Using AIR to Get and Set Clipboard Text

WARNING: This was written for a BETA version of AIR and may not be valid for the most recent release

Normally, your operating system's clipboard information is not directly available to Flash SWFs, whether they run in the browser or if running in the stand alone version of the Adobe Flash Player. You can manually copy content from a Flash movie onto your clipboard or manually paste content to a Flash movie from your clipboard, but there is no way for Flash to do that automatically through ActionScript.

With the Adobe Integrated Runtime (AIR) that has all changed. With the advantages of running as a desktop application, AIR applications also gain the additional functionality of being able to both get content from the operating system's clipboard as well as set it. This tutorial will show how you can do both with simple text data.


Note: Though this tutorial uses Flash CS3, the same ActionScript could be applied to an AIR project in Flex Builder.

Source files:

The ClipboardManager Class

The ActionScript class that grants access to the clipboard in AIR is called ClipboardManager (flash.desktop.ClipboardManager). It's a static class that you would not create an instance of but rather use directly access static properties or call static methods. The properties and methods of most interest are the data property and the accessClipboard() method.

The data property of ClipboardManager class represents the actual data on the clipboard. It's value is a TransferableData (flash.desktop.TransferableData) instance. As a TransferableData instance, the data can have many representations even if comprised of only one value. For example, consider copying a url from a web site. This data would be represented as two different values in the clipboard data, one being the url, and the other being the text of the url.

Each different available format native the AIR is represented in a constant in the TransferableFormats class (flash.desktop.TransferableFormats). Currently, there are 4: text, url, bitmap, and file list, though you can also add your own format types to a TransferableData instance. In the case of this example, we will just be using text which is defined in TransferableFormats as TransferableFormats.TEXT_FORMAT. This will be used to specify the kind of data desired from the data property of ClipboardManager.

The ClipboardManager's data property, however, can not be directly accessed as you can with other property values. Given that you are accessing clipboard data from the operating system, a special precaution is needed to assure other processes don't try to modify that data as you are working with it. The way AIR handles this is through the accessClipboard() method.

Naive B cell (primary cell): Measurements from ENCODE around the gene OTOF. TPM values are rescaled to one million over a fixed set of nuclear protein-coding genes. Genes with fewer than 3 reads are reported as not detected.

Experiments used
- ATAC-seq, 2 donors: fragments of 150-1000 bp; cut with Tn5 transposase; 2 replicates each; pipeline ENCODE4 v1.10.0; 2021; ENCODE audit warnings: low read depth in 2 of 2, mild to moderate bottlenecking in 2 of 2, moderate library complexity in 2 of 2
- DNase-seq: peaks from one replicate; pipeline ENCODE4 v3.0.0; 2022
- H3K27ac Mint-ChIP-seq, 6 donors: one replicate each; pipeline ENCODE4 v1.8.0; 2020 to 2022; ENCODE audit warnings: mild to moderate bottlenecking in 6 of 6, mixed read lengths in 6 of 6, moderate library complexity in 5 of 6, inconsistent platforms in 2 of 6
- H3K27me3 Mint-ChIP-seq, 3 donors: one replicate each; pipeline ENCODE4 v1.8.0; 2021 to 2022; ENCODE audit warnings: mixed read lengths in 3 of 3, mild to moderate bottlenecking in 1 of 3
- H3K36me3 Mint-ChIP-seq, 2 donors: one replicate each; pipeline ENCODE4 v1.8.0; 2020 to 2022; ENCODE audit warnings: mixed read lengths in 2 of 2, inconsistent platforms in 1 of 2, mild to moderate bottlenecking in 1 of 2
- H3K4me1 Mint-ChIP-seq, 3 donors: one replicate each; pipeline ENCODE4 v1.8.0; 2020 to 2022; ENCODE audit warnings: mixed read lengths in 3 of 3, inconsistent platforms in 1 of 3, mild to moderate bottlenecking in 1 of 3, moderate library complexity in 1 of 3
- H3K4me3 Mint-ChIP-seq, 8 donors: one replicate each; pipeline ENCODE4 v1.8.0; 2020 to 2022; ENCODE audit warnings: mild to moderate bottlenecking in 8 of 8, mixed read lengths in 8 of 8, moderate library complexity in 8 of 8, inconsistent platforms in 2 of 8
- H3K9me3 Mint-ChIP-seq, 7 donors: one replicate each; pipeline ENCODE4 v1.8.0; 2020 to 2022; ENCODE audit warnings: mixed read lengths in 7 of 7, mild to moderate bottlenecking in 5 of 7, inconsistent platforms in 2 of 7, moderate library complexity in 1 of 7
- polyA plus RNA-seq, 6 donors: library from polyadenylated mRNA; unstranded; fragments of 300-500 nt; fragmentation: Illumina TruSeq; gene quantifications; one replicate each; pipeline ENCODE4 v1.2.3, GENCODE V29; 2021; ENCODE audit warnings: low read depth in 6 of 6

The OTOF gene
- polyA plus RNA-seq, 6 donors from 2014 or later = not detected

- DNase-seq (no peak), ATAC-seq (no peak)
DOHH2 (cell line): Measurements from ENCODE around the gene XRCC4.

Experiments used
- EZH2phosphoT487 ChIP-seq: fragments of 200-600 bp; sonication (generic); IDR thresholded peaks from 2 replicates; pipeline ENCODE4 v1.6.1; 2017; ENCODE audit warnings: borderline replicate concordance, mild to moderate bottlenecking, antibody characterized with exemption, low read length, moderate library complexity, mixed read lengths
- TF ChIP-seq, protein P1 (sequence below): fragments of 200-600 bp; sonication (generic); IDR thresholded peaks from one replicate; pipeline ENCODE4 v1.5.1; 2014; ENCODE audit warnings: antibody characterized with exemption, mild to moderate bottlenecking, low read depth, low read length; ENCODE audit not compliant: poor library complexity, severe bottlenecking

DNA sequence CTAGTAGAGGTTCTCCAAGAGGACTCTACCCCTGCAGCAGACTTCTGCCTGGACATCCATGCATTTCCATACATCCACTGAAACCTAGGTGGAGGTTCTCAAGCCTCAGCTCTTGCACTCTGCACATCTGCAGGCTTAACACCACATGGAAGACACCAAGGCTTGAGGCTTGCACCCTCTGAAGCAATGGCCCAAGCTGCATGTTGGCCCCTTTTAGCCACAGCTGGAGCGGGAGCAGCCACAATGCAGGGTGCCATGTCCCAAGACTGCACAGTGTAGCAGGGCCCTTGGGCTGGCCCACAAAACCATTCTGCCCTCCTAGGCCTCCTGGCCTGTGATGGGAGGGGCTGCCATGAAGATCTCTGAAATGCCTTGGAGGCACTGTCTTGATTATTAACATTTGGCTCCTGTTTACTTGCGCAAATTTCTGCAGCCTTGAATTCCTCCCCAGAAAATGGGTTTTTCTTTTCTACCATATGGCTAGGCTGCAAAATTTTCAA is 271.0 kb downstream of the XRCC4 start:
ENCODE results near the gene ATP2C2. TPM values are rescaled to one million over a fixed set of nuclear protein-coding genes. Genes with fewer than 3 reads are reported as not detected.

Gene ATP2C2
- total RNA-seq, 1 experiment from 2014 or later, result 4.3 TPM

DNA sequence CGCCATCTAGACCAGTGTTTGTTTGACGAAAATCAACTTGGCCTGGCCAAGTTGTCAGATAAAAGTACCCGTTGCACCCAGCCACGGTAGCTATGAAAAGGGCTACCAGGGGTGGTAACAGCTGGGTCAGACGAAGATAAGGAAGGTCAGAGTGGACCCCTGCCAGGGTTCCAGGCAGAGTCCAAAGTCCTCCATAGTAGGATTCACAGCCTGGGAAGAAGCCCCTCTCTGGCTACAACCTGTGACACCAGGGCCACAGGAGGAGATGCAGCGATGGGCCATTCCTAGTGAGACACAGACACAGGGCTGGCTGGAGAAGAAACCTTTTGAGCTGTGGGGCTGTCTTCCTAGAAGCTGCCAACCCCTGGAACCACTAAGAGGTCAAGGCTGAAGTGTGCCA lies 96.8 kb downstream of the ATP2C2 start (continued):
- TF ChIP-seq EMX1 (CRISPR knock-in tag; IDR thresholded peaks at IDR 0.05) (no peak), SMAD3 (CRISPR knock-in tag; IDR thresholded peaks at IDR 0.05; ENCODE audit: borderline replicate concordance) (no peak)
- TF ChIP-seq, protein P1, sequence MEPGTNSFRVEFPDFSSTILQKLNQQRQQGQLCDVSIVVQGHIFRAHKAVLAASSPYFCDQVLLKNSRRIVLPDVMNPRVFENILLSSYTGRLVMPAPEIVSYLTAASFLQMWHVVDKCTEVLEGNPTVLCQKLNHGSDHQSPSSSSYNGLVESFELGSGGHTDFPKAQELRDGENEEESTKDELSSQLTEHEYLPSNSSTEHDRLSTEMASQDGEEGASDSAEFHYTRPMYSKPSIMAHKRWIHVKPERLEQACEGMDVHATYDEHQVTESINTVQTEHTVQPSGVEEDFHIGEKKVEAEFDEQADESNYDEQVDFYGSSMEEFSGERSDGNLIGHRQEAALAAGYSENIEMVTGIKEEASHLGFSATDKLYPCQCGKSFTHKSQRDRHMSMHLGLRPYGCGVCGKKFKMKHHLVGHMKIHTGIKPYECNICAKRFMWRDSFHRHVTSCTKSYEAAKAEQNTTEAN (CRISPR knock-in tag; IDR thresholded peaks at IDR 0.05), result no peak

The accessClipboard() method accepts a single closure function which it wraps and calls when access to the system's clipboard is available. This happens asynchronously meaning the function used may not be called immediately when accessClipboard()is called. If you want to access the clipboard's data (via it would have to be done from within this closure function. Also, once this function resolves, any reference to the data's TransferableData instance will be invalid. This can be a small inconvenience when working with clipboard data but can be easily managed if treated like an event.

The AIR Application Source

This sample application will consist of two text areas, one from which the AIR application will be able to copy selected text to the system's clipboard and one to which data will be added from the system's clipboard. Two buttons control these actions.

  1. Open simpleClipboardText.fla from the source files

You will notice the two text fields and two buttons. The text fields have the instance names input (top) and output (bottom). The buttons have the instance names copyButton and pasteButton.

  1. Select the first frame of the actions layer
  2. If not already open, open the Actions panel using F9 or Window > Actions

The ActionScript for this example is divided into essentially 2 parts. The first handles copying data to the clipboard, and the other "pasting" data from the clipboard. Both have a similar structure since both are relying on buttons to handle these actions and for both getting and setting clipboard data, the accessClipboard() method must be used.

The Copy Code

The code used to copy data to the clipboard starts with an event handler called copy being added to listen for the CLICK event of the copyButton instance.

copyButton.addEventListener(MouseEvent.CLICK, copy);
function copy(event:MouseEvent):void {

Inside the copy event handler, the accessClipboard() method is being used with the custom setClipboardText() method. The copy handler itself would not be able to access clipboard data. Instead, it uses accessClipboard() to allow that access to a second method, in this case setClipboardText(). There, the clipboard data can be correctly accessed and a copied value can be set.